Metamagical Themas, by Douglas Hofstadter, 1985.
So far as I know, the term hasn’t appeared in any dictionary, but it has some circulation among behavioural psychologists. Daniel Dennett created the related noun sphexishness in 1984. Hofstadter coined antisphexishness in his book for the opposite state: free will.
Thanks to Barry Rein for telling me about this word.
Q From Jonathon Hargreaves: It’s getting a bit old-fashioned nowadays, I think, but it has always intrigued me that one word for a confirmed drunkard is lush. How did that come about?
A Let me tell you a story.
Once upon a time, there was a London club. Its members were actors and variety artists, who met for the purposes of convivial drinking in the Harp Tavern in Great Portland Street. (Stage hands and other theatre technicians excluded from joining banded together in the same pub around 1822 and formed a friendly society now called The Royal Antediluvian Order of Buffaloes.) The club was organised on humorous lines after the model of the governance of the City of London, electing a “lord mayor”, four “aldermen”, who presided over “wards” called Juniper, Poverty, Lunacy, and Suicide, and lesser officers with names such as City Physician, City Taster and City Barber. The club called itself the City of Lushington.
The idioms Lushington, Alderman Lushington, voting for the Alderman, dealing with Lushington and Lushington is his master were used from the early 1820s for a person who habitually imbibed not wisely but too well. Here’s an example of the first of these terms from a little later in the century:
For this club-room tippling induces drinking habits in some young men, confirms them in others, and affords convenient opportunities for indulgence to those who are already confirmed “lushingtons.”
Some Habits and Customs of the Working Classes, by Thomas Wright, 1867.
Some writers have asserted that these slang terms come from the name of a prominent London brewer who has, however, never been identified. They must instead surely derive from the humorous rituals of the club.
You might deduce from all this that lush is an abbreviation for Lushington. It’s an attractive and plausible idea. Lush began to refer to a drunkard in the early 1820s, around the same time as the Lushington expressions appeared. By the 1850s it had arrived in California and it was in the US that it flowered into a long-lived common deprecatory term. But the truth about this suggested origin depends on the chronology of Lushington and lush, which in the current state of knowledge is hard to work out.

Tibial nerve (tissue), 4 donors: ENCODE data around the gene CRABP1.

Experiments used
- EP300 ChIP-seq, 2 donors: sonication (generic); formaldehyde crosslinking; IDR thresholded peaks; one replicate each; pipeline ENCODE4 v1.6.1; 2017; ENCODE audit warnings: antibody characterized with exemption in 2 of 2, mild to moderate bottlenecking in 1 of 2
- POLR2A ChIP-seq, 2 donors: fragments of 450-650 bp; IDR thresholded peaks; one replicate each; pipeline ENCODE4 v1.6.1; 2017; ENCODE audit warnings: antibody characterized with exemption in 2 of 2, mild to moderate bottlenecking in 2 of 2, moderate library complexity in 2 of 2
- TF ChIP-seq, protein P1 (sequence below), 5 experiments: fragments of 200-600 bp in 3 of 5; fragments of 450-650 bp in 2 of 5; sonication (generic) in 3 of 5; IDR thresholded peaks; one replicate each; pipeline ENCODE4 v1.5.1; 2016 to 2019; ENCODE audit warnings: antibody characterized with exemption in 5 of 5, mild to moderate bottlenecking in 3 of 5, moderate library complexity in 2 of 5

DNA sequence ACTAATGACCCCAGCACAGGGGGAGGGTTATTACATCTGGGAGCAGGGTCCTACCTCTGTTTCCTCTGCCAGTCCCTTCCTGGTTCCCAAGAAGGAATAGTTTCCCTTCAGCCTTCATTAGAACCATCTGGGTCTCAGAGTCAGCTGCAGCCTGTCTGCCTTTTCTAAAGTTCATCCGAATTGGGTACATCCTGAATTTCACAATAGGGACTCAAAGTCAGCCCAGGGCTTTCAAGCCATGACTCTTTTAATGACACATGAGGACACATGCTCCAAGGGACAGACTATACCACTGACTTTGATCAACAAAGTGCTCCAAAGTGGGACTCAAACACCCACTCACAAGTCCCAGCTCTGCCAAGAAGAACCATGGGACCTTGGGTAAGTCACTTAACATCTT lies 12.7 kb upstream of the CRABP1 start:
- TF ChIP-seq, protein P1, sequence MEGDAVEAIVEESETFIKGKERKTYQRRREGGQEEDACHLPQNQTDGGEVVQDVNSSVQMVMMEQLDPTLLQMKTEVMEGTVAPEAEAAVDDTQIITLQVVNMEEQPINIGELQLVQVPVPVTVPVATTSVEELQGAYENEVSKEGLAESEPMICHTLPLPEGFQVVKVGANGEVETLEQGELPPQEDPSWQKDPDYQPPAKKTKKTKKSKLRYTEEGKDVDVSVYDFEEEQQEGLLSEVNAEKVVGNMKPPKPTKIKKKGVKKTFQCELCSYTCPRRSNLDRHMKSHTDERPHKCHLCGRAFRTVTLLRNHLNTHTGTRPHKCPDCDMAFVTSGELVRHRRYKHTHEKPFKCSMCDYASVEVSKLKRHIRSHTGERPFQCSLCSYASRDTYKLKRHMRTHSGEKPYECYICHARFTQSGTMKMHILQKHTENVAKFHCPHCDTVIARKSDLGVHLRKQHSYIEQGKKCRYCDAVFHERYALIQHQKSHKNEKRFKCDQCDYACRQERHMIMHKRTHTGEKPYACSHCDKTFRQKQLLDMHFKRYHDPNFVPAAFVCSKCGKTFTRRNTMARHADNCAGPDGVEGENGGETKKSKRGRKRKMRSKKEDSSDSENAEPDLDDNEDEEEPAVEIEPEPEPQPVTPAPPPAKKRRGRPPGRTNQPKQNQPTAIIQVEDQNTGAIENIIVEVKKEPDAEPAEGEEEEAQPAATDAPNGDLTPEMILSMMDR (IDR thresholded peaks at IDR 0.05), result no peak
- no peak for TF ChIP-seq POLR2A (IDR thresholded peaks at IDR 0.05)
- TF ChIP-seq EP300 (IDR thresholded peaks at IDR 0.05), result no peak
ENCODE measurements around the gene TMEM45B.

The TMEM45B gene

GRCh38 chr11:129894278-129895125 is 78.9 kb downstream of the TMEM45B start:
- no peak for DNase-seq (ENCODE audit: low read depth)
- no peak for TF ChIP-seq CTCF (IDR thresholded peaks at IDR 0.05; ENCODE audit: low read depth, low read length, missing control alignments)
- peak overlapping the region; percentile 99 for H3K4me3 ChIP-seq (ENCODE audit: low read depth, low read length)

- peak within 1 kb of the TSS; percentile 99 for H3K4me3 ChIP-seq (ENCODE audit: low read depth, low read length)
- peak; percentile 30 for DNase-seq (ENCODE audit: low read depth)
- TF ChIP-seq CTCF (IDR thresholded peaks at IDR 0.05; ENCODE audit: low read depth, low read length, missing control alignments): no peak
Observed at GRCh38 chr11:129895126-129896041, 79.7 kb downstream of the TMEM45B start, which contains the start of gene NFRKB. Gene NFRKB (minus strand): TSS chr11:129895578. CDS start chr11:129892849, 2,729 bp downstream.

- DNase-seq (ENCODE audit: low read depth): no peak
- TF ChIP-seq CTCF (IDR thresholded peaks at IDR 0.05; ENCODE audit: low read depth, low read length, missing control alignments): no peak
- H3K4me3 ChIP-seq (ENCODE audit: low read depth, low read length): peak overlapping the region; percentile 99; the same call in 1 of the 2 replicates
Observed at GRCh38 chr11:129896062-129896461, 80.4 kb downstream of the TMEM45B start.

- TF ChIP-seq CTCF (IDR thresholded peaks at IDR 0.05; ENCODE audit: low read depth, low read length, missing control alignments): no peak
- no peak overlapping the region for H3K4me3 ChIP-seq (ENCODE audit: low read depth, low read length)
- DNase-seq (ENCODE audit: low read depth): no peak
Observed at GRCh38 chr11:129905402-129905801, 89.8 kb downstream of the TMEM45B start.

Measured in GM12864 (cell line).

Some reports put the founding of the City of Lushington club in 1750. This can’t be confirmed, though Pierce Egan, in his Real Life In London of 1821, described it as “this ancient city”. That would put it well before lush and suggests that the club’s founders based its name on something else, perhaps that unrecorded London brewer. But Egan added, “we doubt not our numerous readers will discover that its title is derived from an important article in life, commonly called Lush.” Egan means lush in an associated but older sense — that of alcoholic drink, specifically strong beer.
It seems probable — albeit based on incomplete evidence — that the slang lush for alcoholic drink came first, that the club’s name of Lushington was based on it, presumably as a joke on the family name, and that its members’ fondness for drinking to excess helped lush to shift from drink to drunkard.
If lush did come first, we then have to work out where it comes from. Jonathon Green, in Green’s Dictionary of Slang, suggests that it might be from German Loschen, which also means strong beer, or possibly from lush in the Irish traveller argot Shelta, which meant to eat and drink.
• Sally Springett told us of a letter to a columnist in the Rochester Democrat and Chronicle of New Jersey, dated 28 May: “Dear Edith: I found a multi-unit house with four tenants for sale.”
• A juxtaposition of links on the BBC news website on 28 May struck Robin Dawes as unfortunate: Bin Laden Killed | William and Kate.
• A paragraph in a church newsletter from Orland Park, IL, reminded Richard Olson of Jonathan Swift’s A Modest Proposal: “The first Saturday of every month we will be cooking and serving 60 homeless in Roseland.” It reminded me of a James Thurber quip about using verbs; a hostess remarked, “In this house, we can sleep 18 but we can only eat 10.”